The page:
Esther leaned back in her seat and exhaled in relief as Len pulled the car out of the driveway and headed for the Doral. They were quiet as they drove uptown on Park and swiveled downtown on Park. They peered at the buildings in the darkness and checked the numbers. They searched… There was simply no hotel at the address scrawled on the now crumpled paper.

“Maybe they were just trying to get rid of you so that you wouldn’t cause trouble,” Esther timidly suggested. “Let’s go back and…..”

“Oh, no!” Len was shouting at her now, practically spitting the words out in his frustration… There is no way I am going to go back into that lobby again. You want to go so badly? Be my guest. Let them laugh at you and see how you like it.”

“Why should I be the one to go”? Esther was crying now, her mascara running in rivulets down her pale face. “You’re the one that was supposed to take care of the reservations.” Her voice rose. “I said I would do it. I’m not the one who messed up, you know.”

Len gunned the engine so hard that Esther jerked forward in her seat. She sat without speaking as Len shifted his gaze away from her and drove in endless circles around the same block.

Esther couldn’t believe it. It had taken all of five hours and they were having their first married fight. She swiveled away from Len and kept looking out of the window, dabbing her moist eyes with a tissue. Len stared straight ahead in stubborn silence. Suddenly, Esther screamed loudly. “There. Look. Look. Over there…. on the sidewalk”!

There it was, the sign they had missed seeing several times that long, dark night. Propped against the doorway of a large, shadowy building, it read: DORAL HOTEL-WATCH FOR GRAND OPENING-SEPT 1965

This time they parked and walked into the echoing hallway together. Len carried their suitcase in one hand and held Esther’s hand with the other. A lone security guard greeted them, confirming that the Summit concierge had already phoned and that they were to be the very first and only guests at the still unfinished Doral Hotel. The guard, walked ahead of them leading the way. The newlyweds followed, stepping carefully over rough boards and tools as he pulled on the chains attached to the naked light bulbs.

“Don’t worry, “he chuckled. “At least the elevator is working. You’re lucky, by the way. They won’t start hammering on your floor “til later in the morning, seein’ that you’re on the top. You two will be able to get your beauty rest.” He smiled again as he led them into room 1805, the penthouse.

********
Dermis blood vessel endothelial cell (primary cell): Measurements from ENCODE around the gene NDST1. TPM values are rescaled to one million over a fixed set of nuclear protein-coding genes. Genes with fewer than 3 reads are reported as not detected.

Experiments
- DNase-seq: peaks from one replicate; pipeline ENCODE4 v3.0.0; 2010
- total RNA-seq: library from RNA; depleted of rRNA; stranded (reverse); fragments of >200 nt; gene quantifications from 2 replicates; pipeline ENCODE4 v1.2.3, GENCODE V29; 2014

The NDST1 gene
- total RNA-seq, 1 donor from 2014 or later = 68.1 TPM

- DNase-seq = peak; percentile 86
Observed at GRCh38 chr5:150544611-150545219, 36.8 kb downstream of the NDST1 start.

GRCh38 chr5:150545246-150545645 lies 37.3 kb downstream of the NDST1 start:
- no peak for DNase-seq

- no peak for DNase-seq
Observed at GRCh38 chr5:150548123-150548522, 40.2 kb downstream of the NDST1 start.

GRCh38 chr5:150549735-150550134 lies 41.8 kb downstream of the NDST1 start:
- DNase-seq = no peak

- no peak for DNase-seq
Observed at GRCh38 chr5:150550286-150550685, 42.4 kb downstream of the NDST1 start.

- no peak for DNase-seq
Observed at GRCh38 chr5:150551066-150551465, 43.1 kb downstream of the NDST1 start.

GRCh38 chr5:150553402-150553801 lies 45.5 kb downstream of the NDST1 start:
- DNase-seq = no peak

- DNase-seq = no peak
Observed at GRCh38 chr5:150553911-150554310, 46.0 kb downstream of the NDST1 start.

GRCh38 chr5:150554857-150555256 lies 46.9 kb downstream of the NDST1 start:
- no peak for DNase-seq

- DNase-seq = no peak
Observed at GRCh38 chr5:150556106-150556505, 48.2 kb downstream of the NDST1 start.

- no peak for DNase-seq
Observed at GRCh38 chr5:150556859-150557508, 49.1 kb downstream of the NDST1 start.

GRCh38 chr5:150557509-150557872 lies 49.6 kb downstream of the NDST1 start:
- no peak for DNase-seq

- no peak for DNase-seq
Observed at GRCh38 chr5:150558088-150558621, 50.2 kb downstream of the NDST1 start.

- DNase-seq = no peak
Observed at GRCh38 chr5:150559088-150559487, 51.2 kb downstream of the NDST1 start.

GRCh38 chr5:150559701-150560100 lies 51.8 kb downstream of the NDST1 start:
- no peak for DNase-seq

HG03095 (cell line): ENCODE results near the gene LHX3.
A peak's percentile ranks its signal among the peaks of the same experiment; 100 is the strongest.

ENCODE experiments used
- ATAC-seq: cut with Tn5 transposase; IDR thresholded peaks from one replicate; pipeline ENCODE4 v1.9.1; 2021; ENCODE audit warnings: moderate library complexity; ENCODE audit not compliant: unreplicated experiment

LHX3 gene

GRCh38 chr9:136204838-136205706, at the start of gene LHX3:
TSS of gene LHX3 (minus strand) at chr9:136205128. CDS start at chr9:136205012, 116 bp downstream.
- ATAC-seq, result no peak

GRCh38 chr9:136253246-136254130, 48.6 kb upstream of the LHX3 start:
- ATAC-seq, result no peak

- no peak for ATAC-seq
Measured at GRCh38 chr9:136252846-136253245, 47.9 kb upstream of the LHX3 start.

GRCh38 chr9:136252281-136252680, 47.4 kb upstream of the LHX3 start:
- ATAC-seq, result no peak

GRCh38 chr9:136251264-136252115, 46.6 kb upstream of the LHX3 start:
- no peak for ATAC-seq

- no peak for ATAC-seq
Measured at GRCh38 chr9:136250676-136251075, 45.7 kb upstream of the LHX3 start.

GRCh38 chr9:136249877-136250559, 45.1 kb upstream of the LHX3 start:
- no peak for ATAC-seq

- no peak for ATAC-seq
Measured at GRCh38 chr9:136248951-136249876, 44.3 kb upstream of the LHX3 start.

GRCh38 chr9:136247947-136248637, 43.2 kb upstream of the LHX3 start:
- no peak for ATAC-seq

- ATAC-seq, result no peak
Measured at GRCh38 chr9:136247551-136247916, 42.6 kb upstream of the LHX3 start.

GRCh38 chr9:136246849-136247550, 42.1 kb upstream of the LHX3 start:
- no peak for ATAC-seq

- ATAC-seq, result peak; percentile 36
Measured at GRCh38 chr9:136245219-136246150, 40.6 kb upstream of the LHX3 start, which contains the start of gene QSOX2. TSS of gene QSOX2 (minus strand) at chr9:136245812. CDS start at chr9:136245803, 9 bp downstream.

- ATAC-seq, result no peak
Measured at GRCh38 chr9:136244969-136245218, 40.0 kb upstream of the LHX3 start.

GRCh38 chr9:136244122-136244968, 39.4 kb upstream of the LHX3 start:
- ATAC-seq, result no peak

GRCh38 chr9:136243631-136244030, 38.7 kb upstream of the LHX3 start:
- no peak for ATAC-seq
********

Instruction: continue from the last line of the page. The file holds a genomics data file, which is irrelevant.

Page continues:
Surprisingly, the room they were shown to was furnished and quite pretty. It was the only finished room in the hotel, the decorators’ model for the yet to be completed other rooms.

“I’m sorry I yelled,” Len said softly as he locked the door behind them. I just wanted everything to be so perfect for you.”

Esther nodded in agreement. “I know. And I shouldn’t have cried like a baby but I didn’t know where we would go. I know you tried your best. No more fights from now on, okay”?

“No more fights, ever,” he agreed.

Esther stifled a yawn as she turned to Len, a huge grin lighting up her tired features.

“I guess it is true what everyone says about successful marriages. It’s all about accommodations”!

“And it’s always under construction,” Len chimed in.

It was a lesson learned early and well.

With that Esther and Len both burst into laughter and collapsed, giggling and exhausted on their honeymoon bed.

That promise held until the next morning when the newlyweds couldn’t decide where to go for breakfast. This time, though, Esther stopped herself when she heard their voices take on a strident tone. If I’ve learned anything from last night, she thought, it’s that marriage is about accommodations. She turned to Len, “How about if I choose the place for breakfast and you decide where we go afterward?” Soon, they were happily on their way.

Estelle Glass, a Teaneck resident is a retired educator who is now happily writing her own essays.

By Estelle Glass